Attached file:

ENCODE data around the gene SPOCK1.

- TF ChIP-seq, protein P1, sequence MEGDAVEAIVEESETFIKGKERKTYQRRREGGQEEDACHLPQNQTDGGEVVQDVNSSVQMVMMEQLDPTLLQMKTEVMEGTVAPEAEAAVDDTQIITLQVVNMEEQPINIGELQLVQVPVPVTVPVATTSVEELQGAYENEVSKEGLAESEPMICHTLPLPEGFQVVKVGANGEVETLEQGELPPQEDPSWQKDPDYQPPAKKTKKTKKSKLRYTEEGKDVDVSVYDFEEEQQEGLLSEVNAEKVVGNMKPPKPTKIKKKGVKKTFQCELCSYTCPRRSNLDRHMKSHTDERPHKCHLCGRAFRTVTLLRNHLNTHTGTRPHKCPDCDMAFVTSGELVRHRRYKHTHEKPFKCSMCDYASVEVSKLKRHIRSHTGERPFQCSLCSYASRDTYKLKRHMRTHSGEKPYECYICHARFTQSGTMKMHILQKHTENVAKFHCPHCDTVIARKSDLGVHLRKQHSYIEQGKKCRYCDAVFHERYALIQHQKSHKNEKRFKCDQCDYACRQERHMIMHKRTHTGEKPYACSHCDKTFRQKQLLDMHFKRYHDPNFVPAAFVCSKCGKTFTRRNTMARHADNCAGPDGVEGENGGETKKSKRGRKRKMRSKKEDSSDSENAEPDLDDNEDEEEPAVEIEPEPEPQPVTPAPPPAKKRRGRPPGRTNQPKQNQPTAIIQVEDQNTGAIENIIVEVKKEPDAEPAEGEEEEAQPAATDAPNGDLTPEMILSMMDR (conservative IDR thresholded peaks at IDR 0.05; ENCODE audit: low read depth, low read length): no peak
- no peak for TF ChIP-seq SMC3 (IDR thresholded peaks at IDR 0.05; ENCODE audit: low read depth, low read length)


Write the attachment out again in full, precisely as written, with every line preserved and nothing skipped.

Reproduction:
ENCODE data around the gene SPOCK1.

- TF ChIP-seq, protein P1, sequence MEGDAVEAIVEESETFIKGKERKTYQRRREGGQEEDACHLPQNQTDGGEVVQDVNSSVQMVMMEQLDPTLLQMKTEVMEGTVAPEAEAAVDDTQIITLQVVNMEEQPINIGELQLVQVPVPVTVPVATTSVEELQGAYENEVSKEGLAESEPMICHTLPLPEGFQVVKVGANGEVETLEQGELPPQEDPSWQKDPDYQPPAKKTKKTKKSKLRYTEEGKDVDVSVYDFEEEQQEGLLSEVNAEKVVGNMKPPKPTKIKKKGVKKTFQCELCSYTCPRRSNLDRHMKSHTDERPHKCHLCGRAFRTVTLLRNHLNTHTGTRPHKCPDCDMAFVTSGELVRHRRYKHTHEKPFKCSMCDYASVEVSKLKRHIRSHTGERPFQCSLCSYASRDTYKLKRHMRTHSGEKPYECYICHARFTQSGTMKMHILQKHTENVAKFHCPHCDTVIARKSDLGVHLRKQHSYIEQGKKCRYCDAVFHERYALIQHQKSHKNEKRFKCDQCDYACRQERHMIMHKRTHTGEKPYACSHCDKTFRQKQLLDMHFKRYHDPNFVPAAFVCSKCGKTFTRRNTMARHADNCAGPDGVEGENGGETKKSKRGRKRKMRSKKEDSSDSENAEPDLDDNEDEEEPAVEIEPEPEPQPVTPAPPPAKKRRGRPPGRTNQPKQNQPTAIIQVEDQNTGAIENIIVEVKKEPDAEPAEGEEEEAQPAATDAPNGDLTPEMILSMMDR (conservative IDR thresholded peaks at IDR 0.05; ENCODE audit: low read depth, low read length): no peak
- no peak for TF ChIP-seq SMC3 (IDR thresholded peaks at IDR 0.05; ENCODE audit: low read depth, low read length)